A Tale of Two Public Education SystemsKatie Laphan writes of the incessant testing in 1st grade at Anthony Cody's Living in Dialogue blog. Anthony introduces her piece:
.....the excessive testing of students in grades K-2 is not happening at every NYC school. My daughter was not given mid-year benchmark assessments at her public school, which is committed to teaching the whole child. I suspect that schools with the lowest test scores – and therefore the biggest “achievement gap” to close – as well as weak parent involvement and a high poverty rate are the ones most susceptible to over-testing. Fearing potential school closure, administrators likely want to show the NYC Department of Education that they took all the “right” steps in preparing students – beginning in kindergarten- for the high-stakes Common Core state tests administered in grades 3-8. .... While some state and city mandates are uniform – such as the administration of April’s Common Core state tests – schools with highly educated and relatively affluent parents tend to offer more of a project-based, arts-rich education. Test prep exists but not to the same extent as in Title I schools like mine, and resources are available for enrichment programs.
In 2013, I shared a post written by a New York City elementary teacher, entitled “Data Shows Not Enough Teaching.” She is back today with an update, and although there has been a change in administration in New York City, testing at her school is excessive as ever. Katie Lapham teaches first grade in New York City. You can read more of her work at her blog, Critical Classrooms, Critical Kids.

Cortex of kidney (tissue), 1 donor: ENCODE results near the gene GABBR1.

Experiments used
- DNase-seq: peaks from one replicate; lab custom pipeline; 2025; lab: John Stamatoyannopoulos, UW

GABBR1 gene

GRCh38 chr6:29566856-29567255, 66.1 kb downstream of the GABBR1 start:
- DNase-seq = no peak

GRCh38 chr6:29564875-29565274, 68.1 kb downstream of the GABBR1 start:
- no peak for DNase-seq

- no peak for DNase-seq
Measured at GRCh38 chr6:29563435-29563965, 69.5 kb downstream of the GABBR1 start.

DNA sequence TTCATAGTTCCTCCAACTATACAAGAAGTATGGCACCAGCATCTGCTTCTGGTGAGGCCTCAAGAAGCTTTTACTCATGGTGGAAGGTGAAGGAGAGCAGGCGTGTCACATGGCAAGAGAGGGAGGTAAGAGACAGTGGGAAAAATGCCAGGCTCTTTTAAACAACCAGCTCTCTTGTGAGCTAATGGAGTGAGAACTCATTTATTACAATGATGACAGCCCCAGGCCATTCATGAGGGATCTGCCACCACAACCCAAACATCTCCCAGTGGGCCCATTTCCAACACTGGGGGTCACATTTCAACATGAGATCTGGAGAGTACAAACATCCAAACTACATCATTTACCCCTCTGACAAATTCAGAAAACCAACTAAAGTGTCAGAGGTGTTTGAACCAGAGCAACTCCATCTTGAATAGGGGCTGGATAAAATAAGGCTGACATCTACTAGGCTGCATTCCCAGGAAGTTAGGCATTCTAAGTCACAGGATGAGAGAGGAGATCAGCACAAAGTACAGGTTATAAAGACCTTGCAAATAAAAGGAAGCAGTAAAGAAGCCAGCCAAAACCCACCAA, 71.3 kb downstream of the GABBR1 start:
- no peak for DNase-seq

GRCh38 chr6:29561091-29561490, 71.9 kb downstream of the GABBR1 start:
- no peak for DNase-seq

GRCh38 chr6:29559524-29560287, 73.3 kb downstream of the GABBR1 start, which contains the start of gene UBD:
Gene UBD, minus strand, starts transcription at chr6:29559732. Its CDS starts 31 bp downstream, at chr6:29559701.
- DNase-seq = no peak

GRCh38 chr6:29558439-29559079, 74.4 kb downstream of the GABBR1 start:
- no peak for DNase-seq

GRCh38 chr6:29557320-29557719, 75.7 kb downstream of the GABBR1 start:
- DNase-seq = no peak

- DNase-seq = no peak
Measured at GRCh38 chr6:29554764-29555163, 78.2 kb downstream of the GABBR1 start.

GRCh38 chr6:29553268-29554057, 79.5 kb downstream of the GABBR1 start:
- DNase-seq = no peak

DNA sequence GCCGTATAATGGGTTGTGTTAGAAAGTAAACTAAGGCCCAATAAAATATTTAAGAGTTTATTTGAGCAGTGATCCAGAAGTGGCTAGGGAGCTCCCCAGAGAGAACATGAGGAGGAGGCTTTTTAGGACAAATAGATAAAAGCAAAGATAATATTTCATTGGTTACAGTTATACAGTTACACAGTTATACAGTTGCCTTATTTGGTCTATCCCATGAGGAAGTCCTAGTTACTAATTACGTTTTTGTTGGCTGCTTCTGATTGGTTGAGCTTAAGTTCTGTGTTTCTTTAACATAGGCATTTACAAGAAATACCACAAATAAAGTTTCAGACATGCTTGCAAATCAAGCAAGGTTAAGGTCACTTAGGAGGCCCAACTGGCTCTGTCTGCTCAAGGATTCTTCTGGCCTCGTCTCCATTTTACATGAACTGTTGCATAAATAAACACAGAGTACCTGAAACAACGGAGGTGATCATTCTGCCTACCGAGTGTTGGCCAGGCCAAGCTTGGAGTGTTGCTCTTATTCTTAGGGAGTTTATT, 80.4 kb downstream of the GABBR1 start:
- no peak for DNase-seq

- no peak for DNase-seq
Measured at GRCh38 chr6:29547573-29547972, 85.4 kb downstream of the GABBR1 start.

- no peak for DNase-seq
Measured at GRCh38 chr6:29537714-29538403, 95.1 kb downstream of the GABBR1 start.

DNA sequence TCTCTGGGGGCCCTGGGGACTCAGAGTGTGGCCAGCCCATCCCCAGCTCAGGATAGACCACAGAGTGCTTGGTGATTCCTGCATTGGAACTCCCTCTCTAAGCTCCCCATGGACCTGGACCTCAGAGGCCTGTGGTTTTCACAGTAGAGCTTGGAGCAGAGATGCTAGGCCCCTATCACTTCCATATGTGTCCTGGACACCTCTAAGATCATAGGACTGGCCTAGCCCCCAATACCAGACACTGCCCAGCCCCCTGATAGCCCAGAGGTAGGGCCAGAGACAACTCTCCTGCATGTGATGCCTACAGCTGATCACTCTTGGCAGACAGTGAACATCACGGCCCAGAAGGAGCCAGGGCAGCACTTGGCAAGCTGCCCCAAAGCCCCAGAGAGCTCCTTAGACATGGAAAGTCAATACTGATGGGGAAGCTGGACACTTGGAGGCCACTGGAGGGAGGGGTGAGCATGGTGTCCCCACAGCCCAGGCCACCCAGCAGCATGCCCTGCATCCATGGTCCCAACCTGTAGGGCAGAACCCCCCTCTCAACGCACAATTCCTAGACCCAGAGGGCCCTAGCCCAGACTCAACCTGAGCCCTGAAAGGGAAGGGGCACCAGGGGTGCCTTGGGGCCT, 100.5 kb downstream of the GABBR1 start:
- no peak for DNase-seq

Katie's article elicited this response from another MORE member:
I experienced this same kind of testing with my 2nd graders last year. We had to also give mid-terms as well as all the Go math tests and running records (students actually enjoy reading with the teacher 1 on 1). We had to mostly create them and then get approval from the principal. The writing mid-term was a practice MOSL with a read aloud and copied book for students to read individually. Besides the running records that often take 30-40 minutes per child in second grade, we had to find passages from sample test prep books for a multiple choice test. I think we also used an old EPAL test that had a reading passage and questions that students had to write in sentences. Of course there was also a midterm test for science and social studies. We tested everyday for a long time. These tests were required K-5. Unfortunately too many teachers don't have a problem with this. No one else in my school spoke up besides me. Upper grade teachers think that lower grade teachers are "slacking off" so they think all the testing in the lower grades it great.With no leadership from the UFT and NYSUT towards educating the members and the public on the evils of testing (witness the New Jersey Teacher union's ads that do just that) it is no wonder that so many teachers are unconscious about the dangers of testing to their kids and ultimately to their own careers.